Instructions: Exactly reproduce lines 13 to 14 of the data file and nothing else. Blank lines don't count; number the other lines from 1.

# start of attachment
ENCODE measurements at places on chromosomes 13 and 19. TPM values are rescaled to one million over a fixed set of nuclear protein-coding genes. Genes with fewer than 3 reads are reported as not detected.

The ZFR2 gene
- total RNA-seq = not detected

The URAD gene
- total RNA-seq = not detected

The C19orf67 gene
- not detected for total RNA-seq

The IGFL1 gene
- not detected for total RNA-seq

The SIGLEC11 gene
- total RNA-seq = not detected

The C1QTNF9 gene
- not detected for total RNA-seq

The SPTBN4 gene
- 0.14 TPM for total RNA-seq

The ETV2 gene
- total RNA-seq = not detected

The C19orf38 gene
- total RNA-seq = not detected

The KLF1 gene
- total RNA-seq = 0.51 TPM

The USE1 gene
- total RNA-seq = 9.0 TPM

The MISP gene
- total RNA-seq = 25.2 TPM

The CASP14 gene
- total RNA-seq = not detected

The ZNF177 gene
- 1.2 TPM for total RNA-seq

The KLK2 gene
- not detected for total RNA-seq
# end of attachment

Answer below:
- not detected for total RNA-seq

The SPTBN4 gene